Youthfulness brings with it innovative thinking, energetic ideas, vision, enthusiasm and terrific creativity. Yet our youth are drowning in mental health issues like depression and anxiety. Depression is on the rise in young people, and so is suicide. At a time where the world needs the next generation more than ever, it seems the youth are facing their toughest challenges, personally and globally. Why is this, and what can we do about it?
Jamie Smart is a bestselling author, coach and speaker. He shared his wisdom at a recent UPLIFT Youth Conference, and he believes we’re telling young people they’re broken when in fact we are all innately whole. It’s time we looked at the inborn human capacity for insight and realisation, resilience, and peace of mind.
We live in a world where we’re told even by very awake instructors that those are qualities we need to develop. I’m saying no. No, they are innate and already there. And actually, as soon as you think you need to develop qualities like resilience, clearly that’s not true. The most resilient person you know is going to be a baby. They are falling over all the time, getting their desires thwarted etc. and they just bounce back again and again and keep going. So if you want to see a model of resilience, look at a baby learning to walk. Don’t tell me they’ve been brushing up on personal development books at night.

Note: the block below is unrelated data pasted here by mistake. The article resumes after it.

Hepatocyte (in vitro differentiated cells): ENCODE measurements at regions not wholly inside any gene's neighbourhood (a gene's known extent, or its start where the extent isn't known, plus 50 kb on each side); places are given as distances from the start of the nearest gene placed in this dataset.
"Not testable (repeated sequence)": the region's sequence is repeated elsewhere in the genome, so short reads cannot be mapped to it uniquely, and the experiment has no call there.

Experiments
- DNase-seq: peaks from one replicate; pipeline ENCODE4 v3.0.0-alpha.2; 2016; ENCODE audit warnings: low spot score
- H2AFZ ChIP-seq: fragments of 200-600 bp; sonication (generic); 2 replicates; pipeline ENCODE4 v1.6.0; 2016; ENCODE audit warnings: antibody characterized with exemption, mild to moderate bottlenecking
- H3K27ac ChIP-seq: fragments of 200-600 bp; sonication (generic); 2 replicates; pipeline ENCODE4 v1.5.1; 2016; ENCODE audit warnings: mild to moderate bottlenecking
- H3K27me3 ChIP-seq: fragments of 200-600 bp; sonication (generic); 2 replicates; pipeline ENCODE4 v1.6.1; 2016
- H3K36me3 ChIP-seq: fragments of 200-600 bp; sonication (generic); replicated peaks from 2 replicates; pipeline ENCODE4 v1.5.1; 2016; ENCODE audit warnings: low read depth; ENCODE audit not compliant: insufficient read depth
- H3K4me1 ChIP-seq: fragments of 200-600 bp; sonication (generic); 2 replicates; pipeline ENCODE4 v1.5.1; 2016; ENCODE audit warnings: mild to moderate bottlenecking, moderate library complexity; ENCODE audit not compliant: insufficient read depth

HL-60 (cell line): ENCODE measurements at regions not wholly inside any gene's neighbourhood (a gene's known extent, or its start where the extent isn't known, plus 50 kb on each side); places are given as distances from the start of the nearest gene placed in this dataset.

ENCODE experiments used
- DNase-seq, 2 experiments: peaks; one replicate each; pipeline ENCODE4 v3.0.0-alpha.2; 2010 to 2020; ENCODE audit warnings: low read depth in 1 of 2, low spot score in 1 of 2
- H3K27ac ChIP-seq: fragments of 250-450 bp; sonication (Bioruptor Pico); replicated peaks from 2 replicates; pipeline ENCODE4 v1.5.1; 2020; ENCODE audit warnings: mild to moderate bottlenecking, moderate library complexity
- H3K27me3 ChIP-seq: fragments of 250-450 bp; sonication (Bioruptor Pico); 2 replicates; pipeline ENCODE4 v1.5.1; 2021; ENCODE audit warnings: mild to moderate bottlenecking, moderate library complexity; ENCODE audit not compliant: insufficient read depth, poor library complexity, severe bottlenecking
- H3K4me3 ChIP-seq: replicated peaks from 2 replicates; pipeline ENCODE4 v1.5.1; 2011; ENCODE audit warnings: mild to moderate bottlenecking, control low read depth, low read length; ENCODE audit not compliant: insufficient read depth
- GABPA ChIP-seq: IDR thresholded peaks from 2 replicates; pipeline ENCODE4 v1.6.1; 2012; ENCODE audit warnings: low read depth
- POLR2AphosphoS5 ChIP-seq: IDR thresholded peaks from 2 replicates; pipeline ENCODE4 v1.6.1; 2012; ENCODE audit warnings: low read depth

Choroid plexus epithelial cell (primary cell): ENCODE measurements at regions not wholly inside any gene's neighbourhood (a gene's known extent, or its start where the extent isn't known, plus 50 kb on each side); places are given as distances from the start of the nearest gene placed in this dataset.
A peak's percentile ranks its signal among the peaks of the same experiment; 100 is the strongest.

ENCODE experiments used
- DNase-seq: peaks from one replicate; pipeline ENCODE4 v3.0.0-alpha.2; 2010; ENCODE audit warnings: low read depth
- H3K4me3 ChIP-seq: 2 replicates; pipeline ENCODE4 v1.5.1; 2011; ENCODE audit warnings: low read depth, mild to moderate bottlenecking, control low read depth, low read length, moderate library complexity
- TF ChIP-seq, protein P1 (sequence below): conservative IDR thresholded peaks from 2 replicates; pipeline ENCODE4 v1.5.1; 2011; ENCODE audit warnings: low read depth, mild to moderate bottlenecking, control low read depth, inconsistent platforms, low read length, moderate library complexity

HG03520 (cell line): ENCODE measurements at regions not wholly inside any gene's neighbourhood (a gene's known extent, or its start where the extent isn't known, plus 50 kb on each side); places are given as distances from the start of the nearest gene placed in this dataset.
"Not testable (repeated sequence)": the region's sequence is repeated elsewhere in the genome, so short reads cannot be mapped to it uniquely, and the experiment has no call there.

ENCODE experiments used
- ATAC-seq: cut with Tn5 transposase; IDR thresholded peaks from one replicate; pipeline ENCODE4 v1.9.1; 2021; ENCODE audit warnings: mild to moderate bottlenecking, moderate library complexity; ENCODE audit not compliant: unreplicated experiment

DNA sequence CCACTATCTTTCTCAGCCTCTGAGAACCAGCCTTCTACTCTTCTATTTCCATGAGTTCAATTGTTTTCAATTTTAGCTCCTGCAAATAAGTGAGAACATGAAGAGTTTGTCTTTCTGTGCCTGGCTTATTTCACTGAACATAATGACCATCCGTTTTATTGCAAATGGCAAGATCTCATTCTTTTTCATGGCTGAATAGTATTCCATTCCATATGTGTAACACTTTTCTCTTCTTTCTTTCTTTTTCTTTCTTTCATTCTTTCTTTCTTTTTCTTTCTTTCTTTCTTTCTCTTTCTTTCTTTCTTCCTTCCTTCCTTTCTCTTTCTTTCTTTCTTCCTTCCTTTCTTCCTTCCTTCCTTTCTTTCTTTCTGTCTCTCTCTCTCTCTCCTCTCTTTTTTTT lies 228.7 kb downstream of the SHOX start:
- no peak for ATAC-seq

He says, as soon as we tell someone it’s something you need to work on, to make sense of, they firstly have to think they don’t have it. We are giving our children and young people the message that they are not enough and are lacking fundamental abilities and qualities. Jamie says that we all have an innate capacity for love, connection, realisation, and insight and at our core have never been damaged.
The most valuable gift you can give a child is the conviction that there’s nothing wrong with them, that they’re absolutely fine… A lot of times kids are being told how disappointing, broken, or wrong they are, but knowing in your heart that they are perfectly ok, that no matter what’s happened to them; their spirit, their identity, their true nature is absolutely perfectly whole, with nothing to fix, work on, change or mend, is a radical thing.
So much of our education and focus on youth today is on filling them up from a young age, instead of allowing their innate brilliance to shine through. Jamie Smart told the conference it would be helpful if parents, educators and those working with young people today could be more aligned with the true meaning of the Latin word educare, which means to ‘lead out.’